Parents brawl at a 7-year-olds’ baseball game in Colorado. A mother kicks a soccer ball at a referee out of anger. A wrestling coach picks up one of his youth wrestlers by the neck and tosses him to the ground.
Researchers say the bad sportsmanship, rude behavior and outright violence adults display at youth sporting events has become a national epidemic that sends the wrong message to child athletes and drives referees from playing fields in droves.
In an age when one-sport specialization and thousand-dollar travel tournaments are the norm for many families, success in the game has become such a priority that some parents turn “rabid,” said Barry Mano, president of the National Association of Sports Officials.
“I’d characterize youth sports as sort of the perfect storm where you have the least skillful players and the least skillful coaches and the least skillful referees and almost nonexistent security, and then you have the most rabid fans in all forms,” he said. “And that can be a toxic mix.”
Chasing away referees
A youth baseball brawl in Lakewood, Colorado, last month that went viral on social media is one of the latest examples of bad behavior. The fight broke out when some fans disagreed with a call made by the home-plate umpire, who was just 13. Since then, 12 people, 11 of them adults, have been cited and fined for disorderly conduct.
But not all incidents of misbehavior make headlines, and not everyone is punished. Lauren Ritter knows from experience.
Ms. Ritter, 20, is in her first year as a coach in the Prince-Mont Swim League, a summer league in Prince George’s and Montgomery counties in Maryland, where she said it’s common to see adults cross the line.
Parents get in her face from time to time to argue about which events she is having their child swim. But growing up around the pool, Ms. Ritter has seen even more aggressive moments, including the time a grandmother pushed a swimmer into the pool before a race started and then screamed at a coach when the swimmer was disqualified.
“I don’t think the league has something set up that’s like, ‘You can’t push people in.’ It’s just one of those things that shouldn’t have to be said, and then it happens,” Ms. Ritter said.
Russel Schoppe, who has coached youth sports in Texas for 25 years, had one of his worst encounters with parents while umpiring a T-ball game for 5-year-olds. After a boy was caught running the bases the wrong way and tagged out, a dad threatened to meet Mr. Schoppe in the parking lot after the game unless he called interference on the other team.
“He was yelling and using words that kids of that age shouldn’t hear or even know,” Mr. Schoppe said.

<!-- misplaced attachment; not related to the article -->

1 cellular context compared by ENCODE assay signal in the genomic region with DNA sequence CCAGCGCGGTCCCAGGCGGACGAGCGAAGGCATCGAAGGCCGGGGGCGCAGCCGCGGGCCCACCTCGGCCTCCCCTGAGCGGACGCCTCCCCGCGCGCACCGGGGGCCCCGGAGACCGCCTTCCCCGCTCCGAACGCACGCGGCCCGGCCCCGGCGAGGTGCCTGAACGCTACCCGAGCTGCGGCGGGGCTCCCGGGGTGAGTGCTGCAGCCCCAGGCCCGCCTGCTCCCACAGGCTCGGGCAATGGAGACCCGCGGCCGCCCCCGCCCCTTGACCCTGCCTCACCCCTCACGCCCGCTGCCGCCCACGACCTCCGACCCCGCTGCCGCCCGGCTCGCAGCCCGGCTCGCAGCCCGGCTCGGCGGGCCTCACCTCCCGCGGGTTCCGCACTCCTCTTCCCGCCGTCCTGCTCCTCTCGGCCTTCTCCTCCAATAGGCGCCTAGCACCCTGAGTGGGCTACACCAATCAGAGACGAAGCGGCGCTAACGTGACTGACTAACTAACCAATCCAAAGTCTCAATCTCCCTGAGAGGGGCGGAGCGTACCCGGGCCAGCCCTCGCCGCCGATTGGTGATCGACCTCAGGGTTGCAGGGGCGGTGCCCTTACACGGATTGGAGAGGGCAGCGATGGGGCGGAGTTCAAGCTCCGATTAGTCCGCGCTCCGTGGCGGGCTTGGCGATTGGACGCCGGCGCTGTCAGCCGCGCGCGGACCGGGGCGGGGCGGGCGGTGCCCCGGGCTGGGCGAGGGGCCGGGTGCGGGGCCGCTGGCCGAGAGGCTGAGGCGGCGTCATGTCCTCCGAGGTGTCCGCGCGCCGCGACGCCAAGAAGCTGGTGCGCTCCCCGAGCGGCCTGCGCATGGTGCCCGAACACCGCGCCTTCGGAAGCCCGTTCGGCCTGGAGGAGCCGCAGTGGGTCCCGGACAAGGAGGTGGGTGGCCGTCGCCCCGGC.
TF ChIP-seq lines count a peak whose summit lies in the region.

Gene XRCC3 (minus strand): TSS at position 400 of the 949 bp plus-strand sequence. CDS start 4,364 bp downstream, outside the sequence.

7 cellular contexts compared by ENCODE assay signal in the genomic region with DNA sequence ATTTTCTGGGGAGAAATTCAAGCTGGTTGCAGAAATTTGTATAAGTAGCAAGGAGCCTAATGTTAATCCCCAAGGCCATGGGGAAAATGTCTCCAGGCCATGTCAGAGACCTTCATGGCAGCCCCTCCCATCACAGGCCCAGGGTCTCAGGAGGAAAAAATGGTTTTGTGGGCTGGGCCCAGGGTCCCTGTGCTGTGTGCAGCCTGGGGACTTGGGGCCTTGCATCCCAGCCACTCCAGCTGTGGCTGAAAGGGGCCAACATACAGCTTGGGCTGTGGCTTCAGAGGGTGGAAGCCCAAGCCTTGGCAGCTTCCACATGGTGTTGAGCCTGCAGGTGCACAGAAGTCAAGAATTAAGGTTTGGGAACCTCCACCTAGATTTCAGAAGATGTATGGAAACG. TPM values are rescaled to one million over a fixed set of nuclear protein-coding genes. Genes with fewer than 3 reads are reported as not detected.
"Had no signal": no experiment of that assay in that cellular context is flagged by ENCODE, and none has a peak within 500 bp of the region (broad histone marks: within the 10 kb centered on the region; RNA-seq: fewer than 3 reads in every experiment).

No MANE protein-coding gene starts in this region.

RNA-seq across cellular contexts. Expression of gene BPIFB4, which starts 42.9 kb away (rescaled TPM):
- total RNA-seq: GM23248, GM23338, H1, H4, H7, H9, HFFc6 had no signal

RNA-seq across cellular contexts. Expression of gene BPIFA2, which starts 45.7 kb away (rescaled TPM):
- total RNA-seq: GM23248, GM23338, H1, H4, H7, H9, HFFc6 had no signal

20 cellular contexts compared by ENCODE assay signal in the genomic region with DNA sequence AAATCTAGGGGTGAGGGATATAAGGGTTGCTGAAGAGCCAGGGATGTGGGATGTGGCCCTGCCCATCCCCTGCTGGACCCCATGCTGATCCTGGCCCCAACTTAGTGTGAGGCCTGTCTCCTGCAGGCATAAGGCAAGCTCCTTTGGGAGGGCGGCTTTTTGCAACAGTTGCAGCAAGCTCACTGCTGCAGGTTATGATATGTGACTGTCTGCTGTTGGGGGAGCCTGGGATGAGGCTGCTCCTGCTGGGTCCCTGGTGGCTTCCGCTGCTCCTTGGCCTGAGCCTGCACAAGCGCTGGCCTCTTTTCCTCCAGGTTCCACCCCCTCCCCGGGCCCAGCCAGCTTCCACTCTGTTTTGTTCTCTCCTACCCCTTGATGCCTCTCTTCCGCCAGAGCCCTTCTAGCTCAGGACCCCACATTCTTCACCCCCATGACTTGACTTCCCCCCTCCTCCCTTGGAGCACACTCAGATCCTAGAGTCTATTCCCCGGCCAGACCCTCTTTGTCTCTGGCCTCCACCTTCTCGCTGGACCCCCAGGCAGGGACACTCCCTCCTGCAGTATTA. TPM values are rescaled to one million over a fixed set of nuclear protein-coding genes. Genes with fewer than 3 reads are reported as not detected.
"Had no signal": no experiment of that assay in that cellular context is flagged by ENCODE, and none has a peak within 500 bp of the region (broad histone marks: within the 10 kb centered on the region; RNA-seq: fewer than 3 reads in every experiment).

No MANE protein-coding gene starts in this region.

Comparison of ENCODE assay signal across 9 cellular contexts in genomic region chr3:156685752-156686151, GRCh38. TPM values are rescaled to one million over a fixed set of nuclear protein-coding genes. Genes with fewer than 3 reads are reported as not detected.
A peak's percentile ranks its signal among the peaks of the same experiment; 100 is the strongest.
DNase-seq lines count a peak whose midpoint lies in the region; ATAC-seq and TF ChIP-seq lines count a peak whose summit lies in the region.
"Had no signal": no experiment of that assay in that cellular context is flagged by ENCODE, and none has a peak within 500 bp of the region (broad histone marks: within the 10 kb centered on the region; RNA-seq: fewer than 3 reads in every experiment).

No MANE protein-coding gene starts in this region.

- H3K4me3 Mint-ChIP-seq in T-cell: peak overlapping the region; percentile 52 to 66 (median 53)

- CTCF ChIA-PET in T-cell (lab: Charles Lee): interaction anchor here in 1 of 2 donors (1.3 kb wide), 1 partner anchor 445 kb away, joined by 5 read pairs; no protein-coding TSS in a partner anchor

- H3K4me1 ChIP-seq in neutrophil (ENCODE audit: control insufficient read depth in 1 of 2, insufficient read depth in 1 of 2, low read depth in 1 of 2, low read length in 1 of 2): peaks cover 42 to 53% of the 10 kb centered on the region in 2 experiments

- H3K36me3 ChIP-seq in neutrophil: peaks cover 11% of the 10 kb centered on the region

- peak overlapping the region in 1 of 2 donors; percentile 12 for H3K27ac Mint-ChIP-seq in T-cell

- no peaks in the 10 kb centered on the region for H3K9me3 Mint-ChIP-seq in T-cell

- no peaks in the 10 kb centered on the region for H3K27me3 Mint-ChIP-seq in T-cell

Ben Goodyear has seen his share, too, as president of the Cincinnati Premier Youth Basketball League. In January, he reviewed tape of two parents throwing punches at a game between fourth-grade squads. The adults were arrested and expelled from the league, along with their children, for the remainder of the season.
Mr. Goodyear said the problem has grown worse over the years. While parents sometimes fight one another, they also frequently turn on referees and officials, causing a referee shortage. The state of Ohio has lost hundreds of referees in the past three years because of abuse, Mr. Goodyear said.
The National Association of Sports Officials said more than 70% of referees across all sports are quitting within three years. For high school officials, the rate is 80%, according to the National Federation of State High School Associations.
Referees at the youth and high school level are often young themselves, including Josh Cordova, the 13-year-old umpire at the Colorado game. The gig usually pays less than $50 a game.
Mr. Mano said unruly parents are interfering with what could be life lessons for their children.
“They just can’t accept a decision going against either their team generally or against their child who’s playing, when it’s supposed to be a learning mechanism that once in a while in life, you’re going to get a ‘no’ that’s unfair,” he said.
Calling out ‘offside’ parents
Brian Barlow launched the Facebook page Offside, which he intended to be a satirical place to mock the worst archetypes of people he encountered at youth sporting events. Mr. Barlow is a father and a college and semi-professional soccer referee in Oklahoma.
His posts often featured parent-referee encounters, but then a friend sent him a video of a mother at a youth game kicking a soccer ball at a referee. The friend asked Mr. Barlow to promote the clip to use as an example of behavior that shouldn’t be tolerated.